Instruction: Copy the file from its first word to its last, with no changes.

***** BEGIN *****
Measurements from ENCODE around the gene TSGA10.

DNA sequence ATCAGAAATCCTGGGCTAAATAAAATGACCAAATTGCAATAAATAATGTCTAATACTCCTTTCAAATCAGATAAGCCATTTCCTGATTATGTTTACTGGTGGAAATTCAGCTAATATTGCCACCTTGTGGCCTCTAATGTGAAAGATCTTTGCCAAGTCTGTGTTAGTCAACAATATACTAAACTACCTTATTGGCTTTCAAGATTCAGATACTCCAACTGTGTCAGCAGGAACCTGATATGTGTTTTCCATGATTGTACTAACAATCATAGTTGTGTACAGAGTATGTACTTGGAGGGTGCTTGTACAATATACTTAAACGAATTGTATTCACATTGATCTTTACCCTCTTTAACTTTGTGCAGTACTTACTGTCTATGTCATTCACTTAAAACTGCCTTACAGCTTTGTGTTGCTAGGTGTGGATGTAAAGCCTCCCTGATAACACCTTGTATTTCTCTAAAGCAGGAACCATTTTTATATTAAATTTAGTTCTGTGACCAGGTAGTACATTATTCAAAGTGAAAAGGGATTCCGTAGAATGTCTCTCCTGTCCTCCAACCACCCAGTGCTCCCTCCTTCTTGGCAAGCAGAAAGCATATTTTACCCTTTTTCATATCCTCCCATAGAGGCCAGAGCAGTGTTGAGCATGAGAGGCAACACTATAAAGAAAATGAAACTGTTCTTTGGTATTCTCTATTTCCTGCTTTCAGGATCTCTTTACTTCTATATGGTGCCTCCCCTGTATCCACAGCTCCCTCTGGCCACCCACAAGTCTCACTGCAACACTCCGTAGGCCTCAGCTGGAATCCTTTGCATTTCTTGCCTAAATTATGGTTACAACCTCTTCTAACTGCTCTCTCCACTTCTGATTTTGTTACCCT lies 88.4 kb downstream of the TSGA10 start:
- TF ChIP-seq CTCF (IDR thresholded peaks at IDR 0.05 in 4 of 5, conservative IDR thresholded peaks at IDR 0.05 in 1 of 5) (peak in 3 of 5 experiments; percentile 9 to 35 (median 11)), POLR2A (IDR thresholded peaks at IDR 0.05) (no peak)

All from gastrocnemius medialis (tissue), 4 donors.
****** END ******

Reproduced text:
Measurements from ENCODE around the gene TSGA10.

DNA sequence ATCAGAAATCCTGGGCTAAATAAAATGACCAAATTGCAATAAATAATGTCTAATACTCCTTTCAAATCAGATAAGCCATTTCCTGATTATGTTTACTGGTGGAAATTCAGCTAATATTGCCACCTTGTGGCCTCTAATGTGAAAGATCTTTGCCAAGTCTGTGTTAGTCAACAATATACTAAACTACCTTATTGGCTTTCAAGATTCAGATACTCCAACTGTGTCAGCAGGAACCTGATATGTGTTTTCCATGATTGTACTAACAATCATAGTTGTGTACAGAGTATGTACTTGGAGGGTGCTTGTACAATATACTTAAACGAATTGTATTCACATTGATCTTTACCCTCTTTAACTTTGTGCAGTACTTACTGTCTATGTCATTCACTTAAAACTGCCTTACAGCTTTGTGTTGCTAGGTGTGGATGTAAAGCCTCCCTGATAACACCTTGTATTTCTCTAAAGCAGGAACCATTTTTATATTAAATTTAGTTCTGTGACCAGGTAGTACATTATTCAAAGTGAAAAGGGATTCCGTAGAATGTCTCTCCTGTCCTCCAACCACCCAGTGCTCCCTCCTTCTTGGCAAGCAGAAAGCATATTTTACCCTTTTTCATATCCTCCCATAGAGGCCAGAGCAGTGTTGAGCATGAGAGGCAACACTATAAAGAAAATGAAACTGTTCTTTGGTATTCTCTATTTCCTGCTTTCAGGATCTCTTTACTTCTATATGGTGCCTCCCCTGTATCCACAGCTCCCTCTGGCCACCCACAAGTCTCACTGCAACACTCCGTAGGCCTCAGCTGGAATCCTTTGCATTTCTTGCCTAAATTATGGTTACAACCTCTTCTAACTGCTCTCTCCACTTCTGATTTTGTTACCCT lies 88.4 kb downstream of the TSGA10 start:
- TF ChIP-seq CTCF (IDR thresholded peaks at IDR 0.05 in 4 of 5, conservative IDR thresholded peaks at IDR 0.05 in 1 of 5) (peak in 3 of 5 experiments; percentile 9 to 35 (median 11)), POLR2A (IDR thresholded peaks at IDR 0.05) (no peak)

All from gastrocnemius medialis (tissue), 4 donors.